Very real barriers are simply ignored because they don’t fit in with the desired narrative. Class creates true situational barriers, making it impossible for people to do things, even if they think those things are the right thing to do, even if they want to do those things. The exchange of information is also all one way, with people being lectured by the environmental movement, but the environmental movement not really taking lessons from the people it is lecturing. Maybe if it did, it would learn about things that disadvantaged communities are doing to help the environment and it would do something other than figuring out how to monetise those things. How much cheap plastic crap is made to do things people in impoverished communities have already been doing themselves for decades?
The environmental movement acts surprised when people don’t universally embrace it, conveniently ignoring the history of embedded -isms, many of which are openly espoused by people prominent in the movement to this day. It’s kind of hard to take a movement seriously when it says rather bigoted things about people like you and fails to consider, at all, the context in which it is occurring. The environment is not a vacuum, and acting as though things like sexism and racism are ok in the environmental movement because it’s for a greater cause misses two fundamental truths.
1. No, they are not ok. They are not ok because they are unilaterally not ok, period. And because many people think they are not ok, including the victims of those -isms, tolerating these things in the movement and sometimes actively promoting them will result in alienating people. People will tune out and not be interested in following or engaging with the movement because they have been given no reason to think that the movement would welcome them.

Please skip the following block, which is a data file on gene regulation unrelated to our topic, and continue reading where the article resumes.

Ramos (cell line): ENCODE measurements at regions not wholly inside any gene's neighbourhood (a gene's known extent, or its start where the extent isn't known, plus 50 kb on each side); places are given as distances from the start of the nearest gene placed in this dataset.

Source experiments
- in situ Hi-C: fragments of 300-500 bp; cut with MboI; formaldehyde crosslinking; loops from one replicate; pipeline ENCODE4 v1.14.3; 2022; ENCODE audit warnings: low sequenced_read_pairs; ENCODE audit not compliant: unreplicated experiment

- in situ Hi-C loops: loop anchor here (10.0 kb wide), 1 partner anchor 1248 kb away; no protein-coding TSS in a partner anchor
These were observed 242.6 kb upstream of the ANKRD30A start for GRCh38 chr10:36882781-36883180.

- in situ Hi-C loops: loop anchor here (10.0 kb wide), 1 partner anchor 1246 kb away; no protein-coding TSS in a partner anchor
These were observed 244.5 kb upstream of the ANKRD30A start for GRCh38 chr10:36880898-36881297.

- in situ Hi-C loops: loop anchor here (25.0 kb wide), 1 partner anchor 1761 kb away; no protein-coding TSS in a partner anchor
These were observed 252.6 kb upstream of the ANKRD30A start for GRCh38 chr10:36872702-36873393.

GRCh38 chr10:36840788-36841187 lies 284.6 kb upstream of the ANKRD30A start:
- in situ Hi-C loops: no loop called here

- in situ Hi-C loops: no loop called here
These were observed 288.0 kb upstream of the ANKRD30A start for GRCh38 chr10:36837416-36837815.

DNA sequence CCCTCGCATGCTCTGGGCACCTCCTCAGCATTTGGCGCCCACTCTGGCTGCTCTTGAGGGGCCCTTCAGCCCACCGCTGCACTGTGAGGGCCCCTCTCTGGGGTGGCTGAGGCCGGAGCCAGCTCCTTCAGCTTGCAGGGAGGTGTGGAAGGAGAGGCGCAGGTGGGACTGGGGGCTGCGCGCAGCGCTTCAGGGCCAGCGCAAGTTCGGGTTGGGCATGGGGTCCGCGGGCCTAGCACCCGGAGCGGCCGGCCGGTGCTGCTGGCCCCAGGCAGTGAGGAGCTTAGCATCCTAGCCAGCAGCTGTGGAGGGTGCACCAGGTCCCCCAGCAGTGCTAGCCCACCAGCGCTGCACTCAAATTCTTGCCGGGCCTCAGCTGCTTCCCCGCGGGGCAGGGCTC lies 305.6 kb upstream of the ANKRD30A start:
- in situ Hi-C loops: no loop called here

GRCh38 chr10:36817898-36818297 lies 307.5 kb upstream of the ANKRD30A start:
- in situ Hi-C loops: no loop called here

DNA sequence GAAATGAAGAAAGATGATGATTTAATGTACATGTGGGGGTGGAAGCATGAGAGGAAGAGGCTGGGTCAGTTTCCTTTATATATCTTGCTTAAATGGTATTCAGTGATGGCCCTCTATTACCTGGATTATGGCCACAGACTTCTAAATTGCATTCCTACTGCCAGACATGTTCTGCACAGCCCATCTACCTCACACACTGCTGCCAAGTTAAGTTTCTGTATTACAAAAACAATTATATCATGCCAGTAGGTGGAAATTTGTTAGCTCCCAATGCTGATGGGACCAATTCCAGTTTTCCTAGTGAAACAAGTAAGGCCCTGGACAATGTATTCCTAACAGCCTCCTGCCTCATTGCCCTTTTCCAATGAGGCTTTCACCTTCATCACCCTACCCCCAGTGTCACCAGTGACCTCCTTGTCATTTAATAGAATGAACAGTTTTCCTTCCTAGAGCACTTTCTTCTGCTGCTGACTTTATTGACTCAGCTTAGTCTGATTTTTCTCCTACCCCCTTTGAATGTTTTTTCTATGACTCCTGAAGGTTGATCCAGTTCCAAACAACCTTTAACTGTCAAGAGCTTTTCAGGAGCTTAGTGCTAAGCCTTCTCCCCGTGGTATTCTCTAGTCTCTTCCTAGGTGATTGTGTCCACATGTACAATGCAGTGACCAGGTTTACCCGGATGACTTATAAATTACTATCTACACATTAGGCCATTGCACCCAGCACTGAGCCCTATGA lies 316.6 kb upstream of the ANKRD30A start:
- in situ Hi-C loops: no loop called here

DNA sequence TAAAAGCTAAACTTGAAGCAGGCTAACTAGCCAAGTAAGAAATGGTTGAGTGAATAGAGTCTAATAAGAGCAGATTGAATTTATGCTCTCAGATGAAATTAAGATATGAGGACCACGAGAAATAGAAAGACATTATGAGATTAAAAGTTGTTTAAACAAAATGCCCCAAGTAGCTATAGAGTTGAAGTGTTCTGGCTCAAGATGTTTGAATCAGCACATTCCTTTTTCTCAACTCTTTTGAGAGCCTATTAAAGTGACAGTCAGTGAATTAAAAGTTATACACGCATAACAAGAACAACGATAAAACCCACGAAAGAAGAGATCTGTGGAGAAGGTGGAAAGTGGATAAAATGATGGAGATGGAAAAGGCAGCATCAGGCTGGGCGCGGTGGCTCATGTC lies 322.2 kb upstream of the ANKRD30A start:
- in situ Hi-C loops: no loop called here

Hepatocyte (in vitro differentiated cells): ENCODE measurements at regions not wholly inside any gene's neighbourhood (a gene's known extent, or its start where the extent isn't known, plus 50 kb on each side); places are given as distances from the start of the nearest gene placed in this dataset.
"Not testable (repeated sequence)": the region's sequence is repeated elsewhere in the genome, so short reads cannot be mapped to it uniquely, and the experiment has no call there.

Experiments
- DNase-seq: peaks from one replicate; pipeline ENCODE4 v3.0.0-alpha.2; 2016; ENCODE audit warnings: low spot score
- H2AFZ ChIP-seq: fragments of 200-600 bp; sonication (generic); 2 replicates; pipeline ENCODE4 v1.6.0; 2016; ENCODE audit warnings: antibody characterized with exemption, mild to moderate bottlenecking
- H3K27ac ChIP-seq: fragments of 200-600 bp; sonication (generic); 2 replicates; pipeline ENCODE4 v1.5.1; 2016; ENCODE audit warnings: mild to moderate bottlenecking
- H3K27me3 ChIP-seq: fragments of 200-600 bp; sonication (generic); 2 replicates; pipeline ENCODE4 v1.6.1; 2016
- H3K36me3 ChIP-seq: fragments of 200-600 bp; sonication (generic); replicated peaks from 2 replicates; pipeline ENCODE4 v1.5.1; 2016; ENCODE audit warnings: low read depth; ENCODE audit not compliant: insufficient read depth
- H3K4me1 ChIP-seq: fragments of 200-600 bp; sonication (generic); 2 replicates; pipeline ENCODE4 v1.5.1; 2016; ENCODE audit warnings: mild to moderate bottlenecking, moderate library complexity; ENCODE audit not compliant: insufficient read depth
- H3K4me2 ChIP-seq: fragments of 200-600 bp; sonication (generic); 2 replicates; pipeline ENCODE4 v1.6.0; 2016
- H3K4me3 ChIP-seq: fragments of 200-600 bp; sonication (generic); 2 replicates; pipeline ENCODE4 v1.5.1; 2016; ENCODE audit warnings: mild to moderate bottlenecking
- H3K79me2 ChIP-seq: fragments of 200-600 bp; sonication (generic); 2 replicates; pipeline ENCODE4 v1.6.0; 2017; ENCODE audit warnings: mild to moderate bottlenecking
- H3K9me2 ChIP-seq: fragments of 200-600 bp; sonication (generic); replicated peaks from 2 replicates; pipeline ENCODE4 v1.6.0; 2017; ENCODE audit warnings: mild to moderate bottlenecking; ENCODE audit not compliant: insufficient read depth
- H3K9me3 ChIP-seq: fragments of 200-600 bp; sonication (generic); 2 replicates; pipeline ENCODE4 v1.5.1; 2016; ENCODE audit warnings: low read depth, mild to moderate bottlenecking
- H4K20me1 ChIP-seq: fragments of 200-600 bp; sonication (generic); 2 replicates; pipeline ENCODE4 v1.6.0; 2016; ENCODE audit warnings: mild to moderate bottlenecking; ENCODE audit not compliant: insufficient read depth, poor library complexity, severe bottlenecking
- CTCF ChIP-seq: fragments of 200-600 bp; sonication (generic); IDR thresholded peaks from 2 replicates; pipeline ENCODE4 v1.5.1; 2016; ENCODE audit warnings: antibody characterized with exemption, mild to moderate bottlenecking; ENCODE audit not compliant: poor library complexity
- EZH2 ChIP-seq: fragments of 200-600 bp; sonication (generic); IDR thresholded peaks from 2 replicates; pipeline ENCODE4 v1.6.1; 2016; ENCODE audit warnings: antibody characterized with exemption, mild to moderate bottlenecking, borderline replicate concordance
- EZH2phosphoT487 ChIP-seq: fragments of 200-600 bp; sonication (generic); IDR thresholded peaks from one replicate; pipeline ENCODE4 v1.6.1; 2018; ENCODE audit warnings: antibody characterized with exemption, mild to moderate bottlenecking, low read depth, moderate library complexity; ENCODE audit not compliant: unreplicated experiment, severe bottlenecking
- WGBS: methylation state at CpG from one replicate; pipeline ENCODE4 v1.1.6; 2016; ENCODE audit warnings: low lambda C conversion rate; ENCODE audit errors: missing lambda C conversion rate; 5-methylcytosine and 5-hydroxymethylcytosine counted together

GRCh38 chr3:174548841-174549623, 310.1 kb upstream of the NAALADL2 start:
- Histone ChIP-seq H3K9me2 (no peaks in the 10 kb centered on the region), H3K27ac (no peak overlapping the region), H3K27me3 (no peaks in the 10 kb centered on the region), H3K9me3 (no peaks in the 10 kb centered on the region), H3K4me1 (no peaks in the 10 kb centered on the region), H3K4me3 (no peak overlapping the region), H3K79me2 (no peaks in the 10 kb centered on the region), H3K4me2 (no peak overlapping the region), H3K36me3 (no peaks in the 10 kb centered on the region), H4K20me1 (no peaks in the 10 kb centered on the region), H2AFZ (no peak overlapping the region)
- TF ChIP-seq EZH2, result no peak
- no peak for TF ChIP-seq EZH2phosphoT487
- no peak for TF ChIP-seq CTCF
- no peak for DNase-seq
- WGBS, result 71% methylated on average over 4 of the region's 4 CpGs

2. Ignoring -isms in the movement also means that the movement is ignoring underlying intersectional -isms leading to environmental problems. Even if you have no problem alienating people by telling them they don’t matter and aren’t human beings, if your stated goal is addressing environmental problems, you need to actually address those problems. That includes looking at the ways that social attitudes contribute to environmental problems. Just for example, viewing people with brown skin as a source of disposable labour contributes to environmental degradation caused by the agriculture industry.
Can the environmental movement clean up its act? I certainly hope so, because I think the environment is important, and I think it’s telling that there are a number of splinter groups working outside the environmental movement on environmental issues because they don’t feel comfortable in the movement. When people feel strongly enough about your ‘movement’ that while they are working towards the same goal, they don’t want to be associated with you, I think you have a pretty serious problem.